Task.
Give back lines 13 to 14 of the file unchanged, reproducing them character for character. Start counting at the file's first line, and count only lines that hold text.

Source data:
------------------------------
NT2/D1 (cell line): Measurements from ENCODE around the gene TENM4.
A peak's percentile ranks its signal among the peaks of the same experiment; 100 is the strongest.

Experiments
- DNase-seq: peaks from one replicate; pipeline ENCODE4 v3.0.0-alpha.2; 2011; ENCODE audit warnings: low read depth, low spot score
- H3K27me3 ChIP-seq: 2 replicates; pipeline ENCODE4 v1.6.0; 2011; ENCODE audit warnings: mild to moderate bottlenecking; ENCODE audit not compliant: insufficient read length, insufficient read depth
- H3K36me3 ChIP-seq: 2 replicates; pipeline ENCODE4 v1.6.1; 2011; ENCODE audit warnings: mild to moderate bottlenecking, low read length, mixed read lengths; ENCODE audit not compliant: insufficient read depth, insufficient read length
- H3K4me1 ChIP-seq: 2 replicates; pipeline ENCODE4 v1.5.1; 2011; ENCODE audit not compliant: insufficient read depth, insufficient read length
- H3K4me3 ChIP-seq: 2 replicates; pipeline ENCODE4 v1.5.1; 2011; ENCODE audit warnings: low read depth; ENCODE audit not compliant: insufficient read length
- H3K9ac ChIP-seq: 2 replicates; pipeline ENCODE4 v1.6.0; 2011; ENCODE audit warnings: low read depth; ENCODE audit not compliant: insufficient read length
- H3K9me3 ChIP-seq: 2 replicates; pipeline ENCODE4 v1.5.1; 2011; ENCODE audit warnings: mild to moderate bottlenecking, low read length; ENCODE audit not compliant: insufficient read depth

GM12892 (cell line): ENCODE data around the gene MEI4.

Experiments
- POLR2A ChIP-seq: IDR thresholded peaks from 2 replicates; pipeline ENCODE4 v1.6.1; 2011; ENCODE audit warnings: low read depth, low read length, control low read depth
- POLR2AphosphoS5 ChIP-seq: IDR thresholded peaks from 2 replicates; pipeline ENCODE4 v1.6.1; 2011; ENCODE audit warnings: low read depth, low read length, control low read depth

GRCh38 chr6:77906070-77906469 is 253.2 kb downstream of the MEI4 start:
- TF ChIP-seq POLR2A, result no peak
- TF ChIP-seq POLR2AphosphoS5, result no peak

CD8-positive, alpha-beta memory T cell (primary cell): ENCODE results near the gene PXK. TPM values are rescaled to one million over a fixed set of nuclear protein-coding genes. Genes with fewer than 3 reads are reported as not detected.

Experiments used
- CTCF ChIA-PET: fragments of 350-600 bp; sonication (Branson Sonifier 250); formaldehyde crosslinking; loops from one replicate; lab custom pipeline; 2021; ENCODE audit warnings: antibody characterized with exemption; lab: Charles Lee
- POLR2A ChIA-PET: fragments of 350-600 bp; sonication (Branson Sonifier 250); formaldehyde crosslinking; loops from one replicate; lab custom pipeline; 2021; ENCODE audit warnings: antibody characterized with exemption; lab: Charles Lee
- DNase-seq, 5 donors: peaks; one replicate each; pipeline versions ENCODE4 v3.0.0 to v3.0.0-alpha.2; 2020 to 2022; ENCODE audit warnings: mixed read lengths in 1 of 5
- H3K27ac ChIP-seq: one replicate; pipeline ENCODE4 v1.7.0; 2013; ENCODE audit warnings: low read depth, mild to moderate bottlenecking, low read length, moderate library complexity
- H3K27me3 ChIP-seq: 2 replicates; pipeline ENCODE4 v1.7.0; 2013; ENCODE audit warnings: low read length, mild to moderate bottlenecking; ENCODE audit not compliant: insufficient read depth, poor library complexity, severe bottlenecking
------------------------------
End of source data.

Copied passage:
- POLR2A ChIP-seq: IDR thresholded peaks from 2 replicates; pipeline ENCODE4 v1.6.1; 2011; ENCODE audit warnings: low read depth, low read length, control low read depth
- POLR2AphosphoS5 ChIP-seq: IDR thresholded peaks from 2 replicates; pipeline ENCODE4 v1.6.1; 2011; ENCODE audit warnings: low read depth, low read length, control low read depth